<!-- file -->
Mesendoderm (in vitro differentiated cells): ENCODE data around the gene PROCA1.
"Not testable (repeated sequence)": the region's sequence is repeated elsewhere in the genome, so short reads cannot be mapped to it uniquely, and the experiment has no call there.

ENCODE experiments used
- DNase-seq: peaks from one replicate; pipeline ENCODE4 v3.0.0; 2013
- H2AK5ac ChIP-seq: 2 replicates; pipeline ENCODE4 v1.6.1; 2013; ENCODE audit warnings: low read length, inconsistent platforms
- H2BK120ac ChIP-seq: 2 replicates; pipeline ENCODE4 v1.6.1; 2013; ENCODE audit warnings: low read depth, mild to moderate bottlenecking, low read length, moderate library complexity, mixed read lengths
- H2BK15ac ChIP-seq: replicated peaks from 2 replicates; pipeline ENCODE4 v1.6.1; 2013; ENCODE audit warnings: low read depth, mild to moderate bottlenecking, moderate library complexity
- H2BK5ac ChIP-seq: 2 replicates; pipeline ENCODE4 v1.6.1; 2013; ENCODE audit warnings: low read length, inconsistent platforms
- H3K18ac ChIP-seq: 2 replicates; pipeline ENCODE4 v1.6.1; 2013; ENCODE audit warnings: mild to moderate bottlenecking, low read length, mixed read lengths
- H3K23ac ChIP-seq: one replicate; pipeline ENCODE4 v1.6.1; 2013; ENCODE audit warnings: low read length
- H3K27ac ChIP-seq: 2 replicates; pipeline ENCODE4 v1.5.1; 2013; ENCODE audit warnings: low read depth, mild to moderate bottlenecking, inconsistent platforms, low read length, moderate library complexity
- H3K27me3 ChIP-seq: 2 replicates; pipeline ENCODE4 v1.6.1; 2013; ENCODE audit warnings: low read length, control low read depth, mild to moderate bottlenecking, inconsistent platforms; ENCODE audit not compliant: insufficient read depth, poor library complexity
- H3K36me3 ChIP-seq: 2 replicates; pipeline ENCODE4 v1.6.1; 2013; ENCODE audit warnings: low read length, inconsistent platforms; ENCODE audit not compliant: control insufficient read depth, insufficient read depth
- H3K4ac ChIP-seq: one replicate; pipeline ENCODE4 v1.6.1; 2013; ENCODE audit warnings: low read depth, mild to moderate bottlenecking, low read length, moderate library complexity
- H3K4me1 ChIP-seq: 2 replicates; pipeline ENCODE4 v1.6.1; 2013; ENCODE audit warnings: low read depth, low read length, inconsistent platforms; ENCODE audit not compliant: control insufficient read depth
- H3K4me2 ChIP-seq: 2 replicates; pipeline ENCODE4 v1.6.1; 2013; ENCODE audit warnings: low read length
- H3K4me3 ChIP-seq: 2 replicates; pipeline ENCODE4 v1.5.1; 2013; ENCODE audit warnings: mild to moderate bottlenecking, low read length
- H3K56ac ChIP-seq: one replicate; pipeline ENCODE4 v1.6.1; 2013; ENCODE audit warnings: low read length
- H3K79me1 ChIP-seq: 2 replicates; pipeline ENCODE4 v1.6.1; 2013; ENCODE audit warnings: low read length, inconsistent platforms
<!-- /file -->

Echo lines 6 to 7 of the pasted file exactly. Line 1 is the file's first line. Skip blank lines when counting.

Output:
- H2BK120ac ChIP-seq: 2 replicates; pipeline ENCODE4 v1.6.1; 2013; ENCODE audit warnings: low read depth, mild to moderate bottlenecking, low read length, moderate library complexity, mixed read lengths
- H2BK15ac ChIP-seq: replicated peaks from 2 replicates; pipeline ENCODE4 v1.6.1; 2013; ENCODE audit warnings: low read depth, mild to moderate bottlenecking, moderate library complexity